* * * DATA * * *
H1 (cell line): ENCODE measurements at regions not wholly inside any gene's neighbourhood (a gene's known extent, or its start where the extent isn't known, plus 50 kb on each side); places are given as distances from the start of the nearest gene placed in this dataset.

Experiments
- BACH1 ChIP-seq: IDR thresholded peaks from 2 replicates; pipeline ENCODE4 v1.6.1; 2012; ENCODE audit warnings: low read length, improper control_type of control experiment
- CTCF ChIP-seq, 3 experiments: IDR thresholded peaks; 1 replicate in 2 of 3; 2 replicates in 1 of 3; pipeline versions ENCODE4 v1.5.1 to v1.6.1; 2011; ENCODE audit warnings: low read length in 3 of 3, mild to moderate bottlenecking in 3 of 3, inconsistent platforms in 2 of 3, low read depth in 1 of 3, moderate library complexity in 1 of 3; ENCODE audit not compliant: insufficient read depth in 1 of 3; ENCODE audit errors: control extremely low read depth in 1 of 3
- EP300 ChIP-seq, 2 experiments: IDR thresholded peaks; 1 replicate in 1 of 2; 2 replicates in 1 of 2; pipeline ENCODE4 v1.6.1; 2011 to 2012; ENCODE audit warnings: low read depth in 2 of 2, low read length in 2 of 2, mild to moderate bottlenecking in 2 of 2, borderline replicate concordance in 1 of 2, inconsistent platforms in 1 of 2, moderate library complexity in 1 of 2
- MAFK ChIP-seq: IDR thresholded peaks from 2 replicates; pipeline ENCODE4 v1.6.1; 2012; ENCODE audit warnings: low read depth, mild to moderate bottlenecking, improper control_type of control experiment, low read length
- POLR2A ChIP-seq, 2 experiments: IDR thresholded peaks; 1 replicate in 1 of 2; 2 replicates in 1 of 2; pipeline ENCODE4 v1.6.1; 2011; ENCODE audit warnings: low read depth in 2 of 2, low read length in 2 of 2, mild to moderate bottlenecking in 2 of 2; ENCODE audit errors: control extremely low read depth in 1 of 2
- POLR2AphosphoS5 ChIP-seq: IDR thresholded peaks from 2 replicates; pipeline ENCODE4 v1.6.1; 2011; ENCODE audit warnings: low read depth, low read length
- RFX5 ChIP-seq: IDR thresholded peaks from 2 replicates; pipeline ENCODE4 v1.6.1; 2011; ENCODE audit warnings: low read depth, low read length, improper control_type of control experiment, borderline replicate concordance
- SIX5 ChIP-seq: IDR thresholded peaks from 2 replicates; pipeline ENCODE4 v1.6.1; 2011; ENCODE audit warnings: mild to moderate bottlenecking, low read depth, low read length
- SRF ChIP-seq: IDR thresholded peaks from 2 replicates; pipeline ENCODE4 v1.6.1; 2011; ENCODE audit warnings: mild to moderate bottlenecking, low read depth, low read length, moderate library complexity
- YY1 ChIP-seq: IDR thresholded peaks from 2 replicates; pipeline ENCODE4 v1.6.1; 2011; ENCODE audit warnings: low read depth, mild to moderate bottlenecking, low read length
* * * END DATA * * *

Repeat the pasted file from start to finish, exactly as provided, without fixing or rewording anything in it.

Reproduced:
H1 (cell line): ENCODE measurements at regions not wholly inside any gene's neighbourhood (a gene's known extent, or its start where the extent isn't known, plus 50 kb on each side); places are given as distances from the start of the nearest gene placed in this dataset.

Experiments
- BACH1 ChIP-seq: IDR thresholded peaks from 2 replicates; pipeline ENCODE4 v1.6.1; 2012; ENCODE audit warnings: low read length, improper control_type of control experiment
- CTCF ChIP-seq, 3 experiments: IDR thresholded peaks; 1 replicate in 2 of 3; 2 replicates in 1 of 3; pipeline versions ENCODE4 v1.5.1 to v1.6.1; 2011; ENCODE audit warnings: low read length in 3 of 3, mild to moderate bottlenecking in 3 of 3, inconsistent platforms in 2 of 3, low read depth in 1 of 3, moderate library complexity in 1 of 3; ENCODE audit not compliant: insufficient read depth in 1 of 3; ENCODE audit errors: control extremely low read depth in 1 of 3
- EP300 ChIP-seq, 2 experiments: IDR thresholded peaks; 1 replicate in 1 of 2; 2 replicates in 1 of 2; pipeline ENCODE4 v1.6.1; 2011 to 2012; ENCODE audit warnings: low read depth in 2 of 2, low read length in 2 of 2, mild to moderate bottlenecking in 2 of 2, borderline replicate concordance in 1 of 2, inconsistent platforms in 1 of 2, moderate library complexity in 1 of 2
- MAFK ChIP-seq: IDR thresholded peaks from 2 replicates; pipeline ENCODE4 v1.6.1; 2012; ENCODE audit warnings: low read depth, mild to moderate bottlenecking, improper control_type of control experiment, low read length
- POLR2A ChIP-seq, 2 experiments: IDR thresholded peaks; 1 replicate in 1 of 2; 2 replicates in 1 of 2; pipeline ENCODE4 v1.6.1; 2011; ENCODE audit warnings: low read depth in 2 of 2, low read length in 2 of 2, mild to moderate bottlenecking in 2 of 2; ENCODE audit errors: control extremely low read depth in 1 of 2
- POLR2AphosphoS5 ChIP-seq: IDR thresholded peaks from 2 replicates; pipeline ENCODE4 v1.6.1; 2011; ENCODE audit warnings: low read depth, low read length
- RFX5 ChIP-seq: IDR thresholded peaks from 2 replicates; pipeline ENCODE4 v1.6.1; 2011; ENCODE audit warnings: low read depth, low read length, improper control_type of control experiment, borderline replicate concordance
- SIX5 ChIP-seq: IDR thresholded peaks from 2 replicates; pipeline ENCODE4 v1.6.1; 2011; ENCODE audit warnings: mild to moderate bottlenecking, low read depth, low read length
- SRF ChIP-seq: IDR thresholded peaks from 2 replicates; pipeline ENCODE4 v1.6.1; 2011; ENCODE audit warnings: mild to moderate bottlenecking, low read depth, low read length, moderate library complexity
- YY1 ChIP-seq: IDR thresholded peaks from 2 replicates; pipeline ENCODE4 v1.6.1; 2011; ENCODE audit warnings: low read depth, mild to moderate bottlenecking, low read length